James and Mel returned from their holiday on the island of Mauritius with much more than a suntan after meeting a loveable stray pooch. Naming her after her picturesque homeland, the young couple loved their holiday hound so much they decided to bring her home! Mel Dees, 23, from Angmering, shares her story…

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My partner James and I were enjoying the first night of our holiday in Mauritius with a late-night dip in the hotel pool when our lives changed forever. A small strawberry-blond dog trotted out of the darkness and stood staring at us. James, 32, loves pooches and went straight over to make a fuss of her.

But me, I’ve never been a dog person. So why was I feeling the urge to go over and make friends? Something I couldn’t explain was pulling me towards this pretty pup.

‘She must be a stray,’ said James, noticing that the skinny doggy had no collar.

My heart melted, and I soon found myself gathering her up in my arms for a cuddle, wishing we could bring her home with us. Don’t be silly, I told myself.

That night, James and I brought her back to our apartment for the night, and the next morning, we woke to find our furry new friend snuggled up between us on the bed! We brought her some cooked meats back from the breakfast buffet, and she scoffed them down straight away. After that, we’d leave the back door to our apartment open during the day, and arrive home from our excursions to find the cheeky pooch waiting for us!

She’d follow us to restaurants of an evening too, and sit by our feet, but we didn’t mind. She had such a lovely personality that we loved having her around. In fact she was around so much that we started calling her Mauritius, after her beautiful homeland.

By our fifth day on holiday, James and I had reached an unspoken agreement. Mauritius was coming home with us. We both knew it.

James and Mel 1 cropped

Our friend Barbara Stockley had done the same thing a few years before, so she researched and explained the complicated process of bringing a dog back to the UK. She also found us a local dog charity and nearby vet’s, so Mauritius could get her jabs.

‘She’s worth it,’ I told James, and he agreed.

Soon, we had to go home, but Mauritius had to say in quarantine with the dog charity for three weeks before being allowed into the UK. Leaving her behind was utterly heartbreaking.

‘We’ll see you very soon,’ I said tearfully, kissing her goodbye. Though we’d only known Mauritius for a few days, we knew we were going to miss her very much.

As soon as we were back in the UK, we threw ourselves into organising her transfer home as soon as possible. There was so much to do, sorting out her passport, arranging the flight…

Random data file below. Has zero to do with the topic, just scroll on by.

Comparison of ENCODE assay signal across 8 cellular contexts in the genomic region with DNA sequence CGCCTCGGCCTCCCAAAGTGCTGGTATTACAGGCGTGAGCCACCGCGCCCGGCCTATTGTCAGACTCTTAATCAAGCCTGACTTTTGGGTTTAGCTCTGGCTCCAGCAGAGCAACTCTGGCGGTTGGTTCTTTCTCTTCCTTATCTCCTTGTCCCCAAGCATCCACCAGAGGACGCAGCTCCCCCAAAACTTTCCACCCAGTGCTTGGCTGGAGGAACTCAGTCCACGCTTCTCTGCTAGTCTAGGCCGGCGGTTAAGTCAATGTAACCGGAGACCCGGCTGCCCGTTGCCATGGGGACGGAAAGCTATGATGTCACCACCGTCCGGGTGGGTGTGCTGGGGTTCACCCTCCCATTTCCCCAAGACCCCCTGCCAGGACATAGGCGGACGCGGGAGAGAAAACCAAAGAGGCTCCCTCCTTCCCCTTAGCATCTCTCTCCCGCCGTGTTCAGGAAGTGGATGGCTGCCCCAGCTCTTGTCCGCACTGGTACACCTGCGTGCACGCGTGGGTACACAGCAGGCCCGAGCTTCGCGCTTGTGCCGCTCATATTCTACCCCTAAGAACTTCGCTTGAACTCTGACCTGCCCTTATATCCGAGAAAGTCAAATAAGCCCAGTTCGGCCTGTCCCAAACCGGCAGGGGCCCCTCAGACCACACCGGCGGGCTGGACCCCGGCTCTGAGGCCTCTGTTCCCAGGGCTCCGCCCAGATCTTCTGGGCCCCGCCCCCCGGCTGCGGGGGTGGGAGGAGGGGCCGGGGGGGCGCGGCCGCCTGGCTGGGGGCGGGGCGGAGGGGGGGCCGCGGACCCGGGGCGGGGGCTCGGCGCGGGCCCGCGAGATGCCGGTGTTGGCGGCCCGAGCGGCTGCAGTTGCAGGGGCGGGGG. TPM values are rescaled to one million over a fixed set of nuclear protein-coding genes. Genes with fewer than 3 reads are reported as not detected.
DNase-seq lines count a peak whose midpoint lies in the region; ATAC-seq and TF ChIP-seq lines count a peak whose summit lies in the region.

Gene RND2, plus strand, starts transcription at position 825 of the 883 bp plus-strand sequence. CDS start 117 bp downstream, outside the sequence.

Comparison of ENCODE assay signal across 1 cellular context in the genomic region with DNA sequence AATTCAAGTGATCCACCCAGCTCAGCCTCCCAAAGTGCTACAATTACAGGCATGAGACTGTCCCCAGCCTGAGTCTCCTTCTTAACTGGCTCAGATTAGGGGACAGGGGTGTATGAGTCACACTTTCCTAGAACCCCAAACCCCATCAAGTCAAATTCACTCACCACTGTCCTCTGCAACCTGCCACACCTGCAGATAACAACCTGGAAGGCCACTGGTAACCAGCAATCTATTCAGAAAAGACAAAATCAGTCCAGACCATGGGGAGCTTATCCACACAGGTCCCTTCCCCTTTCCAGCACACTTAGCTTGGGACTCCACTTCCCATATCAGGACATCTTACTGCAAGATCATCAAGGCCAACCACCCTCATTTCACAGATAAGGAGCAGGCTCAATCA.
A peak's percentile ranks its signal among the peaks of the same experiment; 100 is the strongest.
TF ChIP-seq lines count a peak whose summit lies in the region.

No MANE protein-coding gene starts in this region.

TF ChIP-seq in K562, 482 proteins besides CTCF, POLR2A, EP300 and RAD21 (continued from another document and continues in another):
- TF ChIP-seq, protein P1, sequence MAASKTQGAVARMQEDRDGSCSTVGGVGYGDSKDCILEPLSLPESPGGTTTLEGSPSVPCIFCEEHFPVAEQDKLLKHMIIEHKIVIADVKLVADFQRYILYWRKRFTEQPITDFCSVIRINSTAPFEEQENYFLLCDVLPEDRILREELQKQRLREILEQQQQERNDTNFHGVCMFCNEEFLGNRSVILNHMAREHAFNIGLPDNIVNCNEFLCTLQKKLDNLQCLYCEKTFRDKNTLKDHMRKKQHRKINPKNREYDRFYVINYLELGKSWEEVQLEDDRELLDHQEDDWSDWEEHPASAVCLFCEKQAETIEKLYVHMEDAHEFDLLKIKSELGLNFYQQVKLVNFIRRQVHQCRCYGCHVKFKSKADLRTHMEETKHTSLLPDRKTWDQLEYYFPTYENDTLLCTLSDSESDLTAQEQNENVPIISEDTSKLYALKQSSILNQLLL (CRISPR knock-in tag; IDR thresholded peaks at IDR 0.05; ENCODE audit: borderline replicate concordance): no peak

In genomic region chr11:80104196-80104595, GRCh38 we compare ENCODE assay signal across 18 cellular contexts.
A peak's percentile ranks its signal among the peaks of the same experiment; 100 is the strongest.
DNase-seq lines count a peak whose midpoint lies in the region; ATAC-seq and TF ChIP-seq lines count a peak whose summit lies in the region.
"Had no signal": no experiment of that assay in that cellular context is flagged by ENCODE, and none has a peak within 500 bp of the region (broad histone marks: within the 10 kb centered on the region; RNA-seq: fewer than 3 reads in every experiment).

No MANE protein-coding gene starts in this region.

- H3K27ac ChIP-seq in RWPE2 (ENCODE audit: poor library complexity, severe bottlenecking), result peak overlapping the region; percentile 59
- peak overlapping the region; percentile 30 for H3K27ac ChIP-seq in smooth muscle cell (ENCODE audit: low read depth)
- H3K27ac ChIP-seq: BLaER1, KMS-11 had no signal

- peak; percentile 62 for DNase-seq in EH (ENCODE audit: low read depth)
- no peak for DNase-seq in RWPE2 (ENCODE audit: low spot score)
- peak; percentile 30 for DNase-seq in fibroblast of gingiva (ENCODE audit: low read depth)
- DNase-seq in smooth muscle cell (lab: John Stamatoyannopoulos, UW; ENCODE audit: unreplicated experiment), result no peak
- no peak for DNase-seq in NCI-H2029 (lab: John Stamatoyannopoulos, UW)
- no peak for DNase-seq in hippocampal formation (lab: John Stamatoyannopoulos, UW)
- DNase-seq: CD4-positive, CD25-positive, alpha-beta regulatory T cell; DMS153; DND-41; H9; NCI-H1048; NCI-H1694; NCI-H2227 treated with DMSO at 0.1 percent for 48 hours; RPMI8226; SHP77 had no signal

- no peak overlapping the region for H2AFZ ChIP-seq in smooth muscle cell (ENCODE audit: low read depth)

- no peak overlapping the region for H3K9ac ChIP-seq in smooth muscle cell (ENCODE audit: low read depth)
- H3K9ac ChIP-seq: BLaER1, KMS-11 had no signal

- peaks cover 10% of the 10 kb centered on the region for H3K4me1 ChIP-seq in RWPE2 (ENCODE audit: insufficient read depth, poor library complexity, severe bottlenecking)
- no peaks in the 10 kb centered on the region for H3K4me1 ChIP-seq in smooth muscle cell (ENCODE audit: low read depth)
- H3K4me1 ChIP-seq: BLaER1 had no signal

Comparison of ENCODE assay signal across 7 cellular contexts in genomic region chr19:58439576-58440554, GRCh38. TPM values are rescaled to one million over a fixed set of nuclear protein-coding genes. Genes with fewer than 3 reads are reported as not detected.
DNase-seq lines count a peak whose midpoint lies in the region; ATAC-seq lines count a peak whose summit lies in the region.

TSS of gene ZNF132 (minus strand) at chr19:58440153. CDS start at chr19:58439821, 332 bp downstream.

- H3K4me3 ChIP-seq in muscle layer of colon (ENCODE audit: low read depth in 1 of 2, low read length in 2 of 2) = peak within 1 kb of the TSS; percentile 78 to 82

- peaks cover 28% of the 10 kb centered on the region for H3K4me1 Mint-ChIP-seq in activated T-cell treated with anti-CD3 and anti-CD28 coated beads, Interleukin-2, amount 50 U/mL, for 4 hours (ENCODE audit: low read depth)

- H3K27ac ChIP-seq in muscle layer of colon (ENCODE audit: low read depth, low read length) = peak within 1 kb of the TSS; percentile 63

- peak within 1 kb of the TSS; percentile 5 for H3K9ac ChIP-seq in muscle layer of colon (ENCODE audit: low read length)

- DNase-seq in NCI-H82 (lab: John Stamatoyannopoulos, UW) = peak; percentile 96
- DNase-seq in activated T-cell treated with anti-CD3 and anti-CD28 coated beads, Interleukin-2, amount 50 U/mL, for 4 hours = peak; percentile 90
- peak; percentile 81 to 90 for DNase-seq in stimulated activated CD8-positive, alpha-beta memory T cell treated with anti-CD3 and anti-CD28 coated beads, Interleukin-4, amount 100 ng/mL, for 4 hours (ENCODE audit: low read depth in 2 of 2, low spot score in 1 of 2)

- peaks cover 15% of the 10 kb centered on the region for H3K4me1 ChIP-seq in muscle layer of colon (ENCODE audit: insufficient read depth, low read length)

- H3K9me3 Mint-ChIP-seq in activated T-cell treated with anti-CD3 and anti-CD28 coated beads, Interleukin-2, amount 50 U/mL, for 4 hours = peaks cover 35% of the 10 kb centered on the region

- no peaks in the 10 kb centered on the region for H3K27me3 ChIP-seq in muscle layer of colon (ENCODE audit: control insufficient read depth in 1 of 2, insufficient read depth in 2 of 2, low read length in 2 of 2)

Unfortunately, our poor girl ended up staying in quarantine for five long weeks, as the airline began to have doubts about the crate size, which resulted in delays.

‘I hate the thought of her still being over there all alone,’ I sighed.

‘Maybe there’s another way…’ said James.

Luckily, there was. The charity suggested that we fly Mauritius to Germany instead, and pick her up from there, as the crate laws there were more relaxed. At first, we weren’t sure. But it seemed as if she could be stuck in quarantine for weeks unless we did something, so we agreed.

And, on 16 March, James and I drove the six-hour journey to Frankfurt airport to be reunited with Mauritius. As soon as James approached her crate, she began barking and licking with excitement. She’d recognised our scents!

‘She’s as happy that we’re all together again as we are!’ I laughed.

James and Mauritus 2 cropped

We thought we’d let her stretch her legs after her own long journey. Only, the collar we put on her was too loose, and she slipped her head out of it and went speeding off into the crowds. Ducking in and out of travellers, we chased her frantically through the airport – and, just as she reached the exit I shouted out, ‘Mauritius!’

She ground to a halt and looked back at me before cheekily trotting back over. Life was going to be fun with this one! Panic over, we finally made our way back to the car and hit the road.

‘Are you excited to see your new home?’ I cooed to our precious pooch, who sat happily on James’ lap in the car as I drove.

Overall, we’d spent £1,500 bringing Mauritius back to the UK, but it really was worth every penny. She’s settled in at home so well. In the time she’s been with us, Mauritius has only become more affectionate, always up for a cuddle on the sofa.

Looking at her gazing lovingly up me, I know we made the right decision. She’s going to be spoilt rotten!